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Teaching Black and Asian History in Schools


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#31 Dan Lyndon

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Posted 13 July 2003 - 02:17 PM

In the UK parallels could be drawn with the contribution made by people of the British Empire and Commonwealth in WWI and WWII.

There is part of the Imperial War Museum North website that covers this topic:

http://www.iwm.org.u...ether/index.htm

I have some trouble with the concept of one month set aside for focusing on the history of such a large group of pupils.


I wholeheartedly agree, and have also made an attempt to make my schemes of work and lessons more inclusive. However, at the moment I think that Black History Month is absolutely imperative. If teachers/schools/LEAs are encouraged to participate then this could spark of an interest, which will motivate more teachers to create an inclusive curriculum. If BHM is not used then the status quo remains.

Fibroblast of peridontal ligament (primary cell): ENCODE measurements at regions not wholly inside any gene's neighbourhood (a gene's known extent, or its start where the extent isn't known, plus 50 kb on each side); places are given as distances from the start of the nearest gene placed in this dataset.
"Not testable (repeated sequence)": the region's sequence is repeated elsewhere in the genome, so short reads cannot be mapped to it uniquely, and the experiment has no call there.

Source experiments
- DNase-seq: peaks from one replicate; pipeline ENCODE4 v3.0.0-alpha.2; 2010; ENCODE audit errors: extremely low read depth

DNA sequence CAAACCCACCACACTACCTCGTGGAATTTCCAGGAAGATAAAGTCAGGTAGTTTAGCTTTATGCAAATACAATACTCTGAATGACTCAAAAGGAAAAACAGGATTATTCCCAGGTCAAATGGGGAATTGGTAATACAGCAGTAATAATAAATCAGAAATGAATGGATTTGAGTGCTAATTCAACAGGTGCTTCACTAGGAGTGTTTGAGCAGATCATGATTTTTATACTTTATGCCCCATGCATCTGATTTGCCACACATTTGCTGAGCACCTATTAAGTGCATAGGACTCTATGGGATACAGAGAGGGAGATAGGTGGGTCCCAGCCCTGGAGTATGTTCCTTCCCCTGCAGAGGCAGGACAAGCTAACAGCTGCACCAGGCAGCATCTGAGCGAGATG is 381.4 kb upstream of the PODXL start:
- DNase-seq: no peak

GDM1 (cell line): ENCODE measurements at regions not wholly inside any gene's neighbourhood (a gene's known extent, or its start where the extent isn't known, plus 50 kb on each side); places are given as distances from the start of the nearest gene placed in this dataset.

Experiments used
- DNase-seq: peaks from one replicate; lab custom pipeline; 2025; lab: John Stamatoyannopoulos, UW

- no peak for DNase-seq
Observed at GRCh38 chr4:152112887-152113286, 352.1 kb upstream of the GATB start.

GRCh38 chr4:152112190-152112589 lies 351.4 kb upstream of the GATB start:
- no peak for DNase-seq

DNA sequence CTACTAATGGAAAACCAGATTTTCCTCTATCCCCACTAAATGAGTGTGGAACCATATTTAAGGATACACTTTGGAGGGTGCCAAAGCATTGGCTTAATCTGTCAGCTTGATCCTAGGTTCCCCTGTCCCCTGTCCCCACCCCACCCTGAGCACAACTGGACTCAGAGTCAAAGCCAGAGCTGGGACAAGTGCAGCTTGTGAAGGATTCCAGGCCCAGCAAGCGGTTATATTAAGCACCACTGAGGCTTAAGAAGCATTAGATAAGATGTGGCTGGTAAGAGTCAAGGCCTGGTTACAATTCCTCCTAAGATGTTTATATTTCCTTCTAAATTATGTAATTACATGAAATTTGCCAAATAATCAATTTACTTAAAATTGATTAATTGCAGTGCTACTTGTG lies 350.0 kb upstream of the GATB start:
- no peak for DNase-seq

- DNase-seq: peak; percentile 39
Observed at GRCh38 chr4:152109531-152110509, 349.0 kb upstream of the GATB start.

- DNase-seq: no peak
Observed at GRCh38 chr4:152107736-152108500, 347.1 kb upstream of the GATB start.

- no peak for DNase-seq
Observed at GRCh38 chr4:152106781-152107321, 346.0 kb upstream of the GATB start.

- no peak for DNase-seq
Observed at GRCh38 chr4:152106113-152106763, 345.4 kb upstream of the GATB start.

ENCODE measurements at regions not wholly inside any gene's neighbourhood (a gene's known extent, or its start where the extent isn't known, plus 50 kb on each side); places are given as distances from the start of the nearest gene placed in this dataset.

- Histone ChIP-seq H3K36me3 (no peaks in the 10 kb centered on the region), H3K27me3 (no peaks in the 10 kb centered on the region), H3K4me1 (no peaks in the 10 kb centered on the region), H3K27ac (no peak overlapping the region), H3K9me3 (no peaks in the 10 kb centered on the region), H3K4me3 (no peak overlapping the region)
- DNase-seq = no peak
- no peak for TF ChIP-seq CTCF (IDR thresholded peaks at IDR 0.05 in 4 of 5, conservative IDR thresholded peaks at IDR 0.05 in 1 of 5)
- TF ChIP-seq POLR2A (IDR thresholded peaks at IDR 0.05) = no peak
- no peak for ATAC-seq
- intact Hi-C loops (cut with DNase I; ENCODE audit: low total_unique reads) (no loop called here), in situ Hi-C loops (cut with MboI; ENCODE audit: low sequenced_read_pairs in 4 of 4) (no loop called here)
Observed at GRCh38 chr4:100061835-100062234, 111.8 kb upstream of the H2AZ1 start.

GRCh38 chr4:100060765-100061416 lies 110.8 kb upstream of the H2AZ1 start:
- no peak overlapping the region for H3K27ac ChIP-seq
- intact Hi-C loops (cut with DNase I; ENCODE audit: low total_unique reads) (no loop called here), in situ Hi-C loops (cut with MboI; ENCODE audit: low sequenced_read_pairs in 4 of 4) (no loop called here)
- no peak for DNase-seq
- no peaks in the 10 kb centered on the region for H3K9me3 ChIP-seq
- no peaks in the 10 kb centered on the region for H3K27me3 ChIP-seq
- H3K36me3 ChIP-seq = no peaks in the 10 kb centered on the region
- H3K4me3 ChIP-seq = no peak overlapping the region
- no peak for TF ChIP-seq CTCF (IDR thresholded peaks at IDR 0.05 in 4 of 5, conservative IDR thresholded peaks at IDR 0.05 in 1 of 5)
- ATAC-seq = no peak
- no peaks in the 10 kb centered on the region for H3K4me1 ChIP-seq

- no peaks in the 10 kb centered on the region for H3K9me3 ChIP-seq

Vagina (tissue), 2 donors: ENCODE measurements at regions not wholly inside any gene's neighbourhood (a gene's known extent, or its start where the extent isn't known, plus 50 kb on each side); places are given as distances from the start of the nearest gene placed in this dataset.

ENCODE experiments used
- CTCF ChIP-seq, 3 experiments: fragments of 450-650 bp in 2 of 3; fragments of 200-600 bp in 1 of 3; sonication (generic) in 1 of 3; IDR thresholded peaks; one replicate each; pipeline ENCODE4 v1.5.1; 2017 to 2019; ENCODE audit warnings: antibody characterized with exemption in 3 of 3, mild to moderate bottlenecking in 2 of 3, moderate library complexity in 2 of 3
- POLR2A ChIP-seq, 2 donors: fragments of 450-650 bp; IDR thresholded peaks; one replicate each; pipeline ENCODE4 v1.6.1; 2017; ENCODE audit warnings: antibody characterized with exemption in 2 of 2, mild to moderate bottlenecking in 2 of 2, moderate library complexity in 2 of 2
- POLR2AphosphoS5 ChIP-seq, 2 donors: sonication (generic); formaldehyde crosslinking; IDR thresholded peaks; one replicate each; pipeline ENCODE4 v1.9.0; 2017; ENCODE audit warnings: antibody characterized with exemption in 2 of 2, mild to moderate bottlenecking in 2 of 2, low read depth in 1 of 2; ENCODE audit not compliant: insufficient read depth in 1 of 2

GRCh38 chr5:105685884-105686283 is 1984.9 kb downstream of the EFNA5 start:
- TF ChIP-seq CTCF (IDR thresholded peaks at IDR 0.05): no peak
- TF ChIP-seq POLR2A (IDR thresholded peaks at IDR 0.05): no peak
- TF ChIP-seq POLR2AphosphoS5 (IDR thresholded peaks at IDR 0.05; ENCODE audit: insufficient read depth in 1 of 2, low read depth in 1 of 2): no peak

positive discrimination is discrimination


Currently we have discrimination, so what is the difference? positive discrimination or quotas should only be needed in the short term until a 'critical mass' has been established - if you look at the moves by the Labour Party to positively discrimate in favour of women MPs it has been pretty successful, especially in Wales which now has 50-50 male-female members of the welsh Assembly, the first time anywhere in the world!

NB I have just found out that I have been given a grant of £250 for my school's Black and Asian History Month. I would like to get some Asian drummers / dancers to perform in my school. If anyone can make any recommendations it would be most helpful.

Edited by Dan Lyndon, 13 July 2003 - 02:21 PM.